-cpids-dir string
        A directory on the server side for storing a list of client PIDs. (default "/tmp/ssrv$EUID")
    -cwd string
        Change the current working directory of the process/command.
    -env string
        Comma separated list of environment variables to pass to the server side process. (default "TERM")
        Do not allocate a pseudo-terminal for the server side process
        Don't create a separate dir for the server socket to store the list of client PIDs.
    -pid-file string
        The file for storing the server's PID.
        Force allocate a pseudo-terminal for the server side process
        Run as server
    -sock string
        Socket address listen/connect (unix,tcp,tcp4,tcp6) (default "unix:@ssrv")
    -uenv string
        Comma separated list of environment variables for unset on the server side process.
        Show this program's version


Environment variables:
    SSRV_PTY=1                      Same as -pty argument
    SSRV_NO_PTY=1                   Same as -no-pty argument
    SSRV_ENV="MY_VAR,MY_VAR1"       Same as -env argument
    SSRV_UENV="MY_VAR,MY_VAR1"      Same as -uenv argument
    SSRV_SOCK="tcp:1337"            Same as -sock argument
    SSRV_CPIDS_DIR=/path/dir        Same as -cpids-dir argument
    SSRV_NOSEP_CPIDS=1              Same as -nosep-cpids argument
    SSRV_PID_FILE=/path/    Same as -pid-file argument
    SSRV_CWD=/path/dir              Same as -cwd argument
    SSRV_NO_EXEC=1                  Same as -N argument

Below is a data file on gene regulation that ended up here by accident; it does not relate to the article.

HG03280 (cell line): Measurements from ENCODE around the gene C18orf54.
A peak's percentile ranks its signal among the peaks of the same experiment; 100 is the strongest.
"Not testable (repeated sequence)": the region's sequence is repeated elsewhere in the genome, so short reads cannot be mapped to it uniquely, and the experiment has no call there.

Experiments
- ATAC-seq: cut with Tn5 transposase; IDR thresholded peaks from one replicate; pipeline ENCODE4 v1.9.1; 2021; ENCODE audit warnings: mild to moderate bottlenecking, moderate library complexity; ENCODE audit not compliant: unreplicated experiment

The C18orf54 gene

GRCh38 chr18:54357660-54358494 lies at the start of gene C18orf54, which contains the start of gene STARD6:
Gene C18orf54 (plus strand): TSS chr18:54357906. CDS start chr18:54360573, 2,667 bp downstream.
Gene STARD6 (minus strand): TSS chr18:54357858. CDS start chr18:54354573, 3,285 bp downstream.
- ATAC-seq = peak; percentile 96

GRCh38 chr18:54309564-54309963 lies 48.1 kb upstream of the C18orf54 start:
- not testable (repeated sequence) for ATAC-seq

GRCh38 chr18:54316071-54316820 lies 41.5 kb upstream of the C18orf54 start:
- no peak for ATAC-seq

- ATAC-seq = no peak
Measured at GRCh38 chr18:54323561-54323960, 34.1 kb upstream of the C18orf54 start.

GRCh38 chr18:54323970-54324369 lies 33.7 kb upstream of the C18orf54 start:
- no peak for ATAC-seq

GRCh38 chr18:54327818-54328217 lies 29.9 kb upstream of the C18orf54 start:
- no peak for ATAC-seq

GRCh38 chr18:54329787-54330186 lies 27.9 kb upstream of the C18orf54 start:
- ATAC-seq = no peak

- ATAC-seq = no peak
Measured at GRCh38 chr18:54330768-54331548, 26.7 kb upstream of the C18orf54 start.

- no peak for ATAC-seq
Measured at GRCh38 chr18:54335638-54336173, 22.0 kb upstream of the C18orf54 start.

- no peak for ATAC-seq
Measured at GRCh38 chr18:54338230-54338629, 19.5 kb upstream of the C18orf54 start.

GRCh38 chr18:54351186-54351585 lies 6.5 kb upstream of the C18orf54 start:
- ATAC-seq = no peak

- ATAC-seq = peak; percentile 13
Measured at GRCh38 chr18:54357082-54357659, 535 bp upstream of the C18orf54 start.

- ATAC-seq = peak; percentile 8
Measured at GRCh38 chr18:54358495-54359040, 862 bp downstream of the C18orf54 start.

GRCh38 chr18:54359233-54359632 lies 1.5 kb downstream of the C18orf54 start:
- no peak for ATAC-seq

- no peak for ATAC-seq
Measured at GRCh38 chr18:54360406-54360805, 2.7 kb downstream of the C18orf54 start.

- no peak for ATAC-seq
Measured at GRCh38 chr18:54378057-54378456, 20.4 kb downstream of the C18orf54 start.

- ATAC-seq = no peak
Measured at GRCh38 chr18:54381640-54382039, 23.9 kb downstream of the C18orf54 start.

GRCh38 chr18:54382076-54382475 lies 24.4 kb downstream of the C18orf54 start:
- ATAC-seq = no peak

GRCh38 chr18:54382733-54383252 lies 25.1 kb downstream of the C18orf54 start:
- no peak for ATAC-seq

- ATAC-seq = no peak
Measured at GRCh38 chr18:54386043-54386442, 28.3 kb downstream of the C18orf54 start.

SSRV_LPORTFW="22:22,53:53/udp"  Same as -L argument
    SHELL="/bin/bash"               Assigns a default shell (on the server side)


If none of the pty arguments are passed in the client, a pseudo-terminal is allocated by default, unless it is
known that the command behaves incorrectly when attached to the pty or the client is not running in the terminal

Example of creating a shim for the flatpak command:

# Inside your container:

$ flatpak --version
zsh: command not found: flatpak

# Have ssrv handle any flatpak command
$ ln -s /usr/local/bin/ssrv /usr/local/bin/flatpak

# Now flatpak will always be executed on the server side
$ flatpak --version
Flatpak 1.12.7

Note: you will want to store the symlink in a location visible only to the container, to avoid an infinite loop. If you are using toolbox/distrobox, this means anywhere outside your home directory. I recommend /usr/local/bin.

Example of file transfer to server:

# one file:
ssrv sh -c 'cat>/server/path/some_file.tar.zst' </client/path/some_file.tar.zst

# directory with zstd compression:
tar -I 'zstd -T0 -1' -c /client/path/some_dir|ssrv tar --zstd -xf - -C /server/path/some_dir

Example of file transfer from server:

# one file:
ssrv cat /server/path/some_file.tar.zst > /client/path/some_file.tar.zst

# directory with zstd compression:
ssrv tar -I 'zstd -T0 -1' -c /server/path/some_dir|tar --zstd -xf - -C /client/path/some_dir
# or dir to archive:
ssrv tar -I 'zstd -T0 -1' -c /server/path/some_dir > /client/path/some_dir.tar.zst